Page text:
Cooking a meal (or at least helping to cook one) gives children ownership and pride about their accomplishments in the kitchen, and can encourage them to make healthier food choices.
4. Leave vegetables and other healthy snacks within easy reach
Young children love snacks. Leave veggies and other healthy snacks within easy reach.
You can leave veggie sticks front and center and at toddler level in the fridge, or innocently “forget” some veggies on the dining room table.
The easier it is to grab, the bigger the chances the kids might try it on their own. This sort of child-led reaching for food is more successful (and less stressful) than coercion when encouraging children to try new and healthy foods.
5. Lead by example
Try new foods enthusiastically in front of your children, and be an adventurous eater yourself. Modelling this behaviour consistently could have a positive effect on your children in the long run.
6. Drop the coercion
One sure way to increase stress levels (both for you and your kids) is to have a battle of wills at the dinner table. And ideally, dinner should be a relaxing time, not a stressful one. After all, aren’t you having family dinners to reconnect and enjoy quality family time? Try to remember the goal of group dinners and enjoy being together as a family.
7. Let kids help themselves to food
Letting kids serve themselves often helps them to enjoy food more. When they have ownership of what goes on their plates, they’re more likely to actually eat it. It also helps them to develop gross motor skills, and they’ll take pride in their ability to do something important on their own.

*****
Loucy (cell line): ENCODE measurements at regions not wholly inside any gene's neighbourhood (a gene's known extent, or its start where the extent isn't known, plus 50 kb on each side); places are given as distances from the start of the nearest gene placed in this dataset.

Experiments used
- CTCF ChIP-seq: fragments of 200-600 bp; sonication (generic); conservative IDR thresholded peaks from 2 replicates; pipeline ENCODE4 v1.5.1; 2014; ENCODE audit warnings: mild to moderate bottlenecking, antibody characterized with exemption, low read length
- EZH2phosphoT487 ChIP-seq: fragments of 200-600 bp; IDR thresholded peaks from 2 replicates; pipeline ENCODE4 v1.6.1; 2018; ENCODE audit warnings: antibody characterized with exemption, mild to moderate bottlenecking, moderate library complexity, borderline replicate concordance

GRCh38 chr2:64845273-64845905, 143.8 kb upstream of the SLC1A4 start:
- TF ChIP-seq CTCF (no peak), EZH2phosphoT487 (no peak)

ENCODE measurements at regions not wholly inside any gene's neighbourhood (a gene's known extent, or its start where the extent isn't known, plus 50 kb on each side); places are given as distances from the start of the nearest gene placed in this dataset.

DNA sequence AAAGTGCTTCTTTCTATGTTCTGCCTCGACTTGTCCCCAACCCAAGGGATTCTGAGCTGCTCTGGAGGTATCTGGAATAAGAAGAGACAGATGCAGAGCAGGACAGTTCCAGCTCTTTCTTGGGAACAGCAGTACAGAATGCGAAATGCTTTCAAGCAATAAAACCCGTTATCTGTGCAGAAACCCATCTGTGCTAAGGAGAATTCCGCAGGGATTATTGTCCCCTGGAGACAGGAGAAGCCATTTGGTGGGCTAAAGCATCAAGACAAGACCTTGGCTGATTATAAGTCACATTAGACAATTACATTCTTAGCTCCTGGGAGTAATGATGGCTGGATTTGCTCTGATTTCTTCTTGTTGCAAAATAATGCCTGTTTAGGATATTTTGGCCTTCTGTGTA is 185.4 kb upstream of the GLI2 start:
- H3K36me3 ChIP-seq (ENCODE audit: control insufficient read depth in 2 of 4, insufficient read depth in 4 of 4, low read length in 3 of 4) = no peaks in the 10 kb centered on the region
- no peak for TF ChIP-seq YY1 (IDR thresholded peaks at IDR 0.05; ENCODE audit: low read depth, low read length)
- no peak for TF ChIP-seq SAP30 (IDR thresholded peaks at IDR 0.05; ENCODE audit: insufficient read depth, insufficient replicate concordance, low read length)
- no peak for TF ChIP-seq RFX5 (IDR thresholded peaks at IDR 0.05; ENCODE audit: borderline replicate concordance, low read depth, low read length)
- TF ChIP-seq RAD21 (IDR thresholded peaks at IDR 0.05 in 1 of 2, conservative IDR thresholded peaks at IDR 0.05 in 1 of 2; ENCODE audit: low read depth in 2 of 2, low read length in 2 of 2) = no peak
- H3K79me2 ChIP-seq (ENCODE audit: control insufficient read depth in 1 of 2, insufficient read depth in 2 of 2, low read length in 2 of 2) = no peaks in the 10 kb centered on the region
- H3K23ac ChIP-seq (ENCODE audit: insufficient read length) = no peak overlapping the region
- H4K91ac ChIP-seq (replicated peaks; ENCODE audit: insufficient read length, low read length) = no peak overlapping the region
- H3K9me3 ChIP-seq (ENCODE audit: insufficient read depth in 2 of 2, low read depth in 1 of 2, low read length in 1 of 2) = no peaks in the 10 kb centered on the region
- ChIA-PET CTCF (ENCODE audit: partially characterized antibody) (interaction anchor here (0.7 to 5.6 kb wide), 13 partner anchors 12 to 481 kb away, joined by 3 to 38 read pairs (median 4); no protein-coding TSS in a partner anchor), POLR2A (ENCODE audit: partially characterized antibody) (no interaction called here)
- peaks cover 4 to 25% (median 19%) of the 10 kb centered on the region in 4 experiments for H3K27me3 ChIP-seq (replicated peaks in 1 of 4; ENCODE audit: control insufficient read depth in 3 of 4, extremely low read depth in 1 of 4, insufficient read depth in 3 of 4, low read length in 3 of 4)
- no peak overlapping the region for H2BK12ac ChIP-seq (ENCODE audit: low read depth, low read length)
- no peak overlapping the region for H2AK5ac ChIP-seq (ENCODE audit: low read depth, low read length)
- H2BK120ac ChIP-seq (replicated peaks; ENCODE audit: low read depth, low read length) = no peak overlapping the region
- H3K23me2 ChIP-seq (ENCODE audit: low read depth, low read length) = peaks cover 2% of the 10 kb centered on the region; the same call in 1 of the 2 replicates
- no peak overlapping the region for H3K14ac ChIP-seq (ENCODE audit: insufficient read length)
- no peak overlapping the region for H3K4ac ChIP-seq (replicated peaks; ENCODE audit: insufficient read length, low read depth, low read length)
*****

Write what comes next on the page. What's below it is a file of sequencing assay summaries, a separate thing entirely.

8. Take a deep breath
Having your children help to meal plan, purchase ingredients and cook are all excellent ways to get them excited about trying new foods (or old foods cooked in a new way). But it’s also a sure way to slow down your day/evening, create messes in the kitchen, and it still won’t guarantee a cure for picky eaters. You might still get frustrated. The kids may still not be interested in something outside of their comfort zone. And that can be very frustrating.
But take a deep breath. Remember that your kids are well loved, and that you’ve done your best to get them well fed. Remember that they won’t be picky forever. Keep on helping them to participate in meal planning, meal prepping, and cooking, and help them to see food for what it is: nourishment for the body and soul. And remember to get the advice of a health professional if you need help planning meals around your child’s interests (or lack thereof).
Helping Your Clients to Reclaim Happy Family Dinners
Sharing these tips with your clients will help them to overcome the stresses of having picky eaters at home. But busy parents need even more than just tips. They need actionable steps and solutions to save them time.
A ready-made meal plan made specifically with picky eaters in mind could be the solution your clients are looking for. You can also create your own meal plans for clients, customizing them to fit their needs. Meal Garden for Professionals provides exactly that, and more.